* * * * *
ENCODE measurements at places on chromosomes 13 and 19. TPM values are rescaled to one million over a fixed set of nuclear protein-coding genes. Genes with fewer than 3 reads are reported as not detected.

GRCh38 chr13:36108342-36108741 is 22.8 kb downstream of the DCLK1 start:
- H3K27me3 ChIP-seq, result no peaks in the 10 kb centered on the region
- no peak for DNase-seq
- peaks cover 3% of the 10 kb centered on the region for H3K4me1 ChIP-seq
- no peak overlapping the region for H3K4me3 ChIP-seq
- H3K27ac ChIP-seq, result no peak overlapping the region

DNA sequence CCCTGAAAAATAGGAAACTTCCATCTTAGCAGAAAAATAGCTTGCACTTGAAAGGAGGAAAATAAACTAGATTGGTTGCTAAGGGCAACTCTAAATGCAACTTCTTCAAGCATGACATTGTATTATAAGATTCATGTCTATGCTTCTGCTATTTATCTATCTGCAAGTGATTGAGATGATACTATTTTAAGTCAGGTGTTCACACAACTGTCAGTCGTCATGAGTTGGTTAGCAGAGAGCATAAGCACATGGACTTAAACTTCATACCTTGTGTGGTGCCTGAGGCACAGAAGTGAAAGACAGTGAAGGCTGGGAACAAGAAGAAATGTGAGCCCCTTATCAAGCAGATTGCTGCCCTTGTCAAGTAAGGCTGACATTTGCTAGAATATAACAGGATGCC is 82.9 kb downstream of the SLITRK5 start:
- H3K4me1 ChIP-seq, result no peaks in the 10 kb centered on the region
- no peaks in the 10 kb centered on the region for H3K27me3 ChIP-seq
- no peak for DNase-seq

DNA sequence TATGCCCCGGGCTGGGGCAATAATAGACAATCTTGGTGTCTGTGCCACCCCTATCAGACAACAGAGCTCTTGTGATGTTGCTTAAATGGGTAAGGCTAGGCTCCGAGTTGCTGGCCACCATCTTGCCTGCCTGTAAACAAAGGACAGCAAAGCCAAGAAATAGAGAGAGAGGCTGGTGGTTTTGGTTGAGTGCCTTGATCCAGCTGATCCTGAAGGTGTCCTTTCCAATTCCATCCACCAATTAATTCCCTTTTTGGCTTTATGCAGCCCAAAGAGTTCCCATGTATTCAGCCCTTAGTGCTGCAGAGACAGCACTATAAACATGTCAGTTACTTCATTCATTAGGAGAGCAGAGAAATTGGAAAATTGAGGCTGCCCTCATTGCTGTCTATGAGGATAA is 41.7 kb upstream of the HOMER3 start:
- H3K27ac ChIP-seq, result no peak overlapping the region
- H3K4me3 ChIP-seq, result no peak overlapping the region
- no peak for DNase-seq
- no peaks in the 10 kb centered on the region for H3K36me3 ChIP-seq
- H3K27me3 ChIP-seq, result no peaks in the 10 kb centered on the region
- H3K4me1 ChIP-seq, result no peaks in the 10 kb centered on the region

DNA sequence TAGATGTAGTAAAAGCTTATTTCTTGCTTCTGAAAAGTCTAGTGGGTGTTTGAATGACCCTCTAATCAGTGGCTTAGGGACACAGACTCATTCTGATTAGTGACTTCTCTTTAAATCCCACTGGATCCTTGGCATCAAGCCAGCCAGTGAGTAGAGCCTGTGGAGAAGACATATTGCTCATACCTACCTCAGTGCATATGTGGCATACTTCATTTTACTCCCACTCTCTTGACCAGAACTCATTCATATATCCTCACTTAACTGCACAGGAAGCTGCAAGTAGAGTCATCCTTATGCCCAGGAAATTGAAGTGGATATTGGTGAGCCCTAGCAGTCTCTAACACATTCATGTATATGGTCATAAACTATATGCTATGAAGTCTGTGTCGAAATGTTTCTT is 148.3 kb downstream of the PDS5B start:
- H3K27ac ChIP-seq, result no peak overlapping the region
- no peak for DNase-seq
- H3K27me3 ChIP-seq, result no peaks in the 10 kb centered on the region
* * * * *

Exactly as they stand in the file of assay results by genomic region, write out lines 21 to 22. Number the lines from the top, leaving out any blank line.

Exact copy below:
- no peak for DNase-seq
- H3K27me3 ChIP-seq, result no peaks in the 10 kb centered on the region